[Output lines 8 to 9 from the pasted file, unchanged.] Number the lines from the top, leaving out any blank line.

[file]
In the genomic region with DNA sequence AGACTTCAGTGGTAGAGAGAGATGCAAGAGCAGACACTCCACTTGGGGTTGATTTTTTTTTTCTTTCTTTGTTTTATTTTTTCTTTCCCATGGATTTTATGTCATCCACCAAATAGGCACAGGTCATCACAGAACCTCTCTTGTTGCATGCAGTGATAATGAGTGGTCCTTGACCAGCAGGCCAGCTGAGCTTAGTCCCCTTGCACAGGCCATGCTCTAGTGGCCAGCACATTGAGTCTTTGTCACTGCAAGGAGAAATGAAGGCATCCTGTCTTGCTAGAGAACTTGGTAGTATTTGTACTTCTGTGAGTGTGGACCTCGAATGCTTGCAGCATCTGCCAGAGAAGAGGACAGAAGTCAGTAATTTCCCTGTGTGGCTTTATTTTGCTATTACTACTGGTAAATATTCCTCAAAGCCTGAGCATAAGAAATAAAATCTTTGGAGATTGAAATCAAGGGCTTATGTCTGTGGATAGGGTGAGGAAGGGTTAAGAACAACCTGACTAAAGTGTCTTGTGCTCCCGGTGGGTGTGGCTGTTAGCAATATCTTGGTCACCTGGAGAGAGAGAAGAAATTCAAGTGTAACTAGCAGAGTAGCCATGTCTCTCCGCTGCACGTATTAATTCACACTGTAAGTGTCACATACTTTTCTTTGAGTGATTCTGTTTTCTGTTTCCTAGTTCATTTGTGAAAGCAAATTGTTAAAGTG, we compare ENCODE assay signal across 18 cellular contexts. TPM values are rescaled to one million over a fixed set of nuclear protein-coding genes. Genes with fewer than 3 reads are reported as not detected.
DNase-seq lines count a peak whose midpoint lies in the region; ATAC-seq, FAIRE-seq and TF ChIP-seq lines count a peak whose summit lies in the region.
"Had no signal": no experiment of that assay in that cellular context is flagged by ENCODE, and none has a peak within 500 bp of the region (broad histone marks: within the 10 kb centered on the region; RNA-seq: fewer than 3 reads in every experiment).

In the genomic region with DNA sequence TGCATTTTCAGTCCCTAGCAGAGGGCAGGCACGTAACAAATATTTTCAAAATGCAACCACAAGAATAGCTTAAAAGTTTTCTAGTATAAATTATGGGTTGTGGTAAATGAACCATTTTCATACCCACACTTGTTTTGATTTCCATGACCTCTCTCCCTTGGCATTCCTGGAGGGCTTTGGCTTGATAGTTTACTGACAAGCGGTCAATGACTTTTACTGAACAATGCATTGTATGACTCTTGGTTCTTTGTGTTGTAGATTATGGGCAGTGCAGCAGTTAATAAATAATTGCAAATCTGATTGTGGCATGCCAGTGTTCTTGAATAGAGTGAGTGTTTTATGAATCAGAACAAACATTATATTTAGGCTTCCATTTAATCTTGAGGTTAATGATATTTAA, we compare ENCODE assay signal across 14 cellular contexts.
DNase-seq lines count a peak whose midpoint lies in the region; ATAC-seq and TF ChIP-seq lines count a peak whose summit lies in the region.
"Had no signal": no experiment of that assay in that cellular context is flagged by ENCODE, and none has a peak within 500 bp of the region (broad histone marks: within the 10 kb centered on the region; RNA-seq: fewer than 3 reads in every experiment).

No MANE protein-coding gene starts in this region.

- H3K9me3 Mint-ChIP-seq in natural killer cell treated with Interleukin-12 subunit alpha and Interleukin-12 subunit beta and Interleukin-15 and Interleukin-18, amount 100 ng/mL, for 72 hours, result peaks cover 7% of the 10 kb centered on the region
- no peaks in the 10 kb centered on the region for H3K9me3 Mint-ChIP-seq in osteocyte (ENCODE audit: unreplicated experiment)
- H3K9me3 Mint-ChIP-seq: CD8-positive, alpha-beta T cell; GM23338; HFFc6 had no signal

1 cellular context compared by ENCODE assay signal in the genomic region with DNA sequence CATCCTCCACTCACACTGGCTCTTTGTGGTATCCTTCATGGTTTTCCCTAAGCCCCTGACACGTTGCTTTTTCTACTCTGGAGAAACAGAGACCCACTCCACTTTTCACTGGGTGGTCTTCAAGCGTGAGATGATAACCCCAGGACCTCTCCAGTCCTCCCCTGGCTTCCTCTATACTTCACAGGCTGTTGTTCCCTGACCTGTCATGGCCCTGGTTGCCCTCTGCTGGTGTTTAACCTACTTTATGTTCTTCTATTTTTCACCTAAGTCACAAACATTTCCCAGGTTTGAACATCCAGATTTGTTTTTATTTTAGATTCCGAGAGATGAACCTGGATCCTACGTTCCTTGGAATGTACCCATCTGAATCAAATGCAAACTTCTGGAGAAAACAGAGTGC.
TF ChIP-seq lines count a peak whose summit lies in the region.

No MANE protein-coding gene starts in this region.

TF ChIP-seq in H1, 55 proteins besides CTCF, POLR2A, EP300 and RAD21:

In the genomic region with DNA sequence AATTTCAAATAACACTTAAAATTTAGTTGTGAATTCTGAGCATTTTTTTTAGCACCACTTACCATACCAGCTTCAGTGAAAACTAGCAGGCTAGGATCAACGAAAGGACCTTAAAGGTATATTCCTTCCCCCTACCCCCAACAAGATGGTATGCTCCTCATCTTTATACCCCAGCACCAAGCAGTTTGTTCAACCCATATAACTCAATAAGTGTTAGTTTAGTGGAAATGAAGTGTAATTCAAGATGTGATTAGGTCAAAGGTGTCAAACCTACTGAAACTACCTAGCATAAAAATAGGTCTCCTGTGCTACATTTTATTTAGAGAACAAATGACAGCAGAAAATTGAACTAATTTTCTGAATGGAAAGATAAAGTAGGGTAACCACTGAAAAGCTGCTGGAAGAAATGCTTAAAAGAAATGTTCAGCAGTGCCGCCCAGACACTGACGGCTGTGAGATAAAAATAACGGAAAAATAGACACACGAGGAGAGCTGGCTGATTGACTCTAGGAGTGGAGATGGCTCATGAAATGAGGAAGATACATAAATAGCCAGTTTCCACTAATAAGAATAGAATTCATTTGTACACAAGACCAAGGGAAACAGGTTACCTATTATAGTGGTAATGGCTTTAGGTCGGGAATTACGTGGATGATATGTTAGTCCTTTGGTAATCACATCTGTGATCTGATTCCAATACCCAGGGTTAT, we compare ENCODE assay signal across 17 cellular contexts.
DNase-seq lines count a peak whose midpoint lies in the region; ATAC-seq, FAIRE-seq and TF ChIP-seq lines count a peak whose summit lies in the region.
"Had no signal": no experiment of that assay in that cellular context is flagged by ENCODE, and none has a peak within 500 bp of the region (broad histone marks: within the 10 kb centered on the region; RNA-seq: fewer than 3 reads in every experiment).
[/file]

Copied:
- H3K9me3 Mint-ChIP-seq in natural killer cell treated with Interleukin-12 subunit alpha and Interleukin-12 subunit beta and Interleukin-15 and Interleukin-18, amount 100 ng/mL, for 72 hours, result peaks cover 7% of the 10 kb centered on the region
- no peaks in the 10 kb centered on the region for H3K9me3 Mint-ChIP-seq in osteocyte (ENCODE audit: unreplicated experiment)